Provide them a way to make amends and then let the issue go.

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I would write the cacher a note with links on where to purchase a replacement container.

I would not threaten log deletion or have anything negative in my comments.

Could be this cacher is sorry that they broke your container but has no idea how to replace it and thinks all they can do is let you know they broke it.

Provide them a way to make amends and then let the issue go.

 

No, just let it go and replace the container yourself.

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is there some protocol here? please advise.

 

Yes,the protocol is mumble to yourself about inconsiderate boobs, and go out and replace the container. At least that is what I would do.

 

I had a container that was frozen in place and a finder smashed it open with a rock. What did he expect to happen when he whacked a plastic container in sub freezing temps with a rock?

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No, just let it go and replace the container yourself.

 

Agreed. I know that when I place a unique cache container, something might happen, and that's the risk I take. Fortunately for me, my most unique cache container has never gone missing, but I have a backup just in case.

 

Things happen. Just replace the container and move on. I don't think it's appropriate to send a link for a replacement container to the cacher who accidentally broke it.

 

I did once break the hiding spot for a unique cache, and felt just terrible. I fessed up, and asked him to please let me know the cost of the replacement, but he refused any money and told me to not even worry about it.

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I once dropped an ammocan about 175 feet down a cliff onto the bank of a large stream. It was 28 degrees and I climbed down, waded across the water multiple times, tied it to a rope my caching partner had lowered. I then climbed back up while he tried to place it back. He dropped it the second time, when the handle broke. This time it landed in the middle of the stream. We contacted the owner and said we'd replace it. He said not to worry about it. It was a 5/5 several hours away from us. It stayed disabled for quite awhile, so we finally made it back down there and put out new cache and made a TB out of the ammocan handle. We haven't been able to meet up with the owner yet to present him with the TB, but it is the plan.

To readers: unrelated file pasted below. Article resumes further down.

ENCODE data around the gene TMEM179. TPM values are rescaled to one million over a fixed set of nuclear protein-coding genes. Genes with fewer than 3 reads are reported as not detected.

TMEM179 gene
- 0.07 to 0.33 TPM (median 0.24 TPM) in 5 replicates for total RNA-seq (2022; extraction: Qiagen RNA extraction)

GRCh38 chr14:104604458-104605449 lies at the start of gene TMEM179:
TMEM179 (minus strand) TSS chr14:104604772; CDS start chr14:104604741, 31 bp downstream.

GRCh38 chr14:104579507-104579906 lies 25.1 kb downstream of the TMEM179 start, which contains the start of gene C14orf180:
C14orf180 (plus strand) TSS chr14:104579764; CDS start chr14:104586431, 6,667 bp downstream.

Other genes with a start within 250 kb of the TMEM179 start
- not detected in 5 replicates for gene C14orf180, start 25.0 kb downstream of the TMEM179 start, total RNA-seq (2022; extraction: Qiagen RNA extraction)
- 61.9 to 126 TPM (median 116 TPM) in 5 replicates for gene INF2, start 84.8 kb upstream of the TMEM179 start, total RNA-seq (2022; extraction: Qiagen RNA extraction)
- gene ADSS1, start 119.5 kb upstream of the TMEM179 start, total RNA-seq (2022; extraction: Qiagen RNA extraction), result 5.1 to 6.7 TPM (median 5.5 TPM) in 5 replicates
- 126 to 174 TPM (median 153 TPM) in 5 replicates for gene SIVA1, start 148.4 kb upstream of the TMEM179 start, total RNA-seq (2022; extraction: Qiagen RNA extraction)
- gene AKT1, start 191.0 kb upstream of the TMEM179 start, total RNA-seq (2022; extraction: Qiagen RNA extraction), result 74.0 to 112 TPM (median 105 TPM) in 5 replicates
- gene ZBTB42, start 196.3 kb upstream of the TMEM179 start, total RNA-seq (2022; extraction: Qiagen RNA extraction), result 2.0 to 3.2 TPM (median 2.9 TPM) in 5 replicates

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I once dropped an ammocan about 175 feet down a cliff onto the bank of a large stream. It was 28 degrees and I climbed down, waded across the water multiple times, tied it to a rope my caching partner had lowered. I then climbed back up while he tried to place it back. He dropped it the second time, when the handle broke. This time it landed in the middle of the stream. We contacted the owner and said we'd replace it. He said not to worry about it. It was a 5/5 several hours away from us. It stayed disabled for quite awhile, so we finally made it back down there and put out new cache and made a TB out of the ammocan handle. We haven't been able to meet up with the owner yet to present him with the TB, but it is the plan.

 

Wow!! That is a fantastic story!!!

 

It is good to see people with such integrity!!!

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There is a really fantastic cache here in Seattle, part of the Tubular series, that you have to use a battery out of your GPS to get into it. It's a totally hand-made cache. When you put the battery in you hear a whirr and the cache is lowered out of the tube. You reverse the battery to raise the cache up again.

 

It states these instructions clearly on the cache page.

People have taken apart this cache and ruined it a number of times. So far the CO has been able to piece it back together, although it seems it doesn't work quite as well as it did.

 

It's sad to see people be so destructive. Surely you think they'd figure out that it wasn't meant to be destroyed in order to sign the log.

 

At least at this point the CO is seeing appreciation in his great cache design in "favorite points."

I think it's really important he know how much his caches are appreciated, so I'm very glad for the new point system.

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Unfortunately there are people who seem to feel they are entitled to "their" find and will do whatever it takes to get it. I created a cache which consisted of a length of PVC pipe strapped to a fence post and trapped inside was a micro. It was the final cache in a set of three with the first cache container intended to be used as a watertight bung to seal the bottom of the pipe. The second cache container could be used as a container to take water from the nearby stream to pour into the top of the pipe until the micro floated to the top.

I archived it after someone kicked the fencepost until it snapped at ground level, then inverted the post until the cache fell out,

twisting the fence in the process and badly damaging it, selfish *******s.

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One thing to remember is that not everyone will have access to the logs/info when they're at the cache site so may not have access to specific instructions etc.